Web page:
41 Valley Associates v. London Grove Twp. Board of Supervisors,
882 A.2d 5 (Pa. Cmwlth. 2005), app. granted, 898 A.2d 1073 (Pa. 2006).
In determining whether property should be deemed an agricultural security area, a governing body should focus on whether the land is appropriate for agricultural uses now and in the future, not whether the existing or proposed use comports with current zoning.
Pursuant to the Agricultural Area Security Law (AASL), a landowner requested the board of supervisors include its 152-acre property in the township’s agricultural security area (ASA). Several months later, the landowner also applied for a conditional use permit that would allow for intensive agricultural activities, including the construction of “two wharves containing a total of 890,000 square feet of impervious area for mushroom substrate preparation.”
After holding a hearing on the landowner’s ASA request, the supervisors denied the ASA application because the proposed use was not consistent with the township’s comprehensive plan, constituted an industrial use instead of an agricultural use, could threaten water sources, and did not protect agricultural lands. The trial court reversed, however, concluding that the supervisors should not have considered the proposed use contained in the conditional use application when rendering its ASA decision. Landowners appealed.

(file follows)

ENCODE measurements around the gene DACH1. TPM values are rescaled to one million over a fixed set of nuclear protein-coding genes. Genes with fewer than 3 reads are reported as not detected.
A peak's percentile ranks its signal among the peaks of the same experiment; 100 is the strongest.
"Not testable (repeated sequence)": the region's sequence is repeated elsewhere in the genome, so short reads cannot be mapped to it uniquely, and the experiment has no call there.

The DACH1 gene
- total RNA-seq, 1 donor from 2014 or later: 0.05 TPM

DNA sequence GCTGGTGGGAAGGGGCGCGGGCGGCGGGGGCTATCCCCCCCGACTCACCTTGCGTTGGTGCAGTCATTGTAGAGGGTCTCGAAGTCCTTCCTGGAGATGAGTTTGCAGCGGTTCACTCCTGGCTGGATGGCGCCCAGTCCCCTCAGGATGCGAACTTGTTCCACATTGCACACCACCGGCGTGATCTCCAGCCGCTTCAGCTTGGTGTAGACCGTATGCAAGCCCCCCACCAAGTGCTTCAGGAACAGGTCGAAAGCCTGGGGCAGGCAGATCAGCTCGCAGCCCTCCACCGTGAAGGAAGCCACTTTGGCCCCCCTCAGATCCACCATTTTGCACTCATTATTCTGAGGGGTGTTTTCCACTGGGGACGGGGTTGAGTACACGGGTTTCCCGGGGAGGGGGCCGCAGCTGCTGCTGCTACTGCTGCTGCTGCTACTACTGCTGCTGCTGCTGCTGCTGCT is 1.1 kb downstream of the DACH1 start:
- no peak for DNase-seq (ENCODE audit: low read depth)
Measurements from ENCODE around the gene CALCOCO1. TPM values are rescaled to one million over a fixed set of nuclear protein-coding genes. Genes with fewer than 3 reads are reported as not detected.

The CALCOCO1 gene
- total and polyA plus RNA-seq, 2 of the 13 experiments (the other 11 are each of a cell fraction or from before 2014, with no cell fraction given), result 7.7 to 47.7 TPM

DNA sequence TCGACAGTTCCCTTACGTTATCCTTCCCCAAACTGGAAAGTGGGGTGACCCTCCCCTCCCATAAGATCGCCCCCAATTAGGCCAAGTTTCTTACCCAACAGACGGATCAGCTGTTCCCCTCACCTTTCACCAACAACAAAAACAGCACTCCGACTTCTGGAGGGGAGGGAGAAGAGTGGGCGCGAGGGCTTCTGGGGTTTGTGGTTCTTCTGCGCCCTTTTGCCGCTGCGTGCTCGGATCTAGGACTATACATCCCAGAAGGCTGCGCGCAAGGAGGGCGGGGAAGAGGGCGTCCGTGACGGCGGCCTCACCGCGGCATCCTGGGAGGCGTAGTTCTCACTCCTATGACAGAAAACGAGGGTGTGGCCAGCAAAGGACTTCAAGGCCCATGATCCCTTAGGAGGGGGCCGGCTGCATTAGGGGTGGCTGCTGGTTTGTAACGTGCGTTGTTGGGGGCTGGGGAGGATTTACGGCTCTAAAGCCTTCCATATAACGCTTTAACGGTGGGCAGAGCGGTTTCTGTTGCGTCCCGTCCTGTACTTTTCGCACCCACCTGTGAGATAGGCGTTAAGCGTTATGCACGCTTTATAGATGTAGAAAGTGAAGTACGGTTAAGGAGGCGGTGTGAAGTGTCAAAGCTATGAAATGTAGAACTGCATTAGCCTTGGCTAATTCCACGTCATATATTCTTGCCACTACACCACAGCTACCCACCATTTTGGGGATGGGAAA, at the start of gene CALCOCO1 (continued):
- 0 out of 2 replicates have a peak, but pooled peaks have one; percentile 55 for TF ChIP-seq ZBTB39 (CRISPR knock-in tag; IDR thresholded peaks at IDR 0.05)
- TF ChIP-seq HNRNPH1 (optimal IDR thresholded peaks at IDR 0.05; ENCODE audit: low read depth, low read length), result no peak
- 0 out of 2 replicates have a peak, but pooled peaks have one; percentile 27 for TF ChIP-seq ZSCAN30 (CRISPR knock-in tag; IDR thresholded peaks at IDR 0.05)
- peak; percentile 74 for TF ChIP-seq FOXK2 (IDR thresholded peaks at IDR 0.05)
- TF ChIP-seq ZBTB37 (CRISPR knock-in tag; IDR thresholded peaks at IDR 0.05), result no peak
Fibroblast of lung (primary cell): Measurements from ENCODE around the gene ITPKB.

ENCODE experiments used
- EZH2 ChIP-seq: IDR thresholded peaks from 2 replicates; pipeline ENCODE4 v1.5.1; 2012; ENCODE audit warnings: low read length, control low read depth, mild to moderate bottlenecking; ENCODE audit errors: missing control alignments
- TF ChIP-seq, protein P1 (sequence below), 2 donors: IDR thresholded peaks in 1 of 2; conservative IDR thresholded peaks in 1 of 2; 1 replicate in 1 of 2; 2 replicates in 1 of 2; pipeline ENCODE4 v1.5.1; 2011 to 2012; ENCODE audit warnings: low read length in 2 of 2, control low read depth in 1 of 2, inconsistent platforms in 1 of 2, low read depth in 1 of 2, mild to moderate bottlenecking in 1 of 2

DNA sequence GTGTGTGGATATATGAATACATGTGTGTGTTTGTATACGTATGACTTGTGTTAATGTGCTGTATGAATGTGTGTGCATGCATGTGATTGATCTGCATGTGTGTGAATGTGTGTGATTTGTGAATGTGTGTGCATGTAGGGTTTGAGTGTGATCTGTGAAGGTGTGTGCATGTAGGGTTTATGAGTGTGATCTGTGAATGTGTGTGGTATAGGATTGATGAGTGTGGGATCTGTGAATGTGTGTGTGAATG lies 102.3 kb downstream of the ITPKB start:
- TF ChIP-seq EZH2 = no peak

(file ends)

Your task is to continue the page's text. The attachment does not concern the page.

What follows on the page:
The Commonwealth Court affirmed and held that the board of supervisors erred by focusing on the application’s compatibility with the subjective general goals of the comprehensive plan rather than the plan’s more objective maps of future uses.
In addition, noting that the purpose of the AASL “is to preserve land for a broad class of uses which are agricultural in nature,” the Commonwealth Court concluded that the supervisors erred by focusing on the specific proposed use; rather, for purposes of determining the narrow issue of whether a property should be deemed an ASA, the supervisors should have focused on “whether the land is appropriate for agricultural uses now and in the future,” not whether the specific existing or proposed use comports with current zoning.
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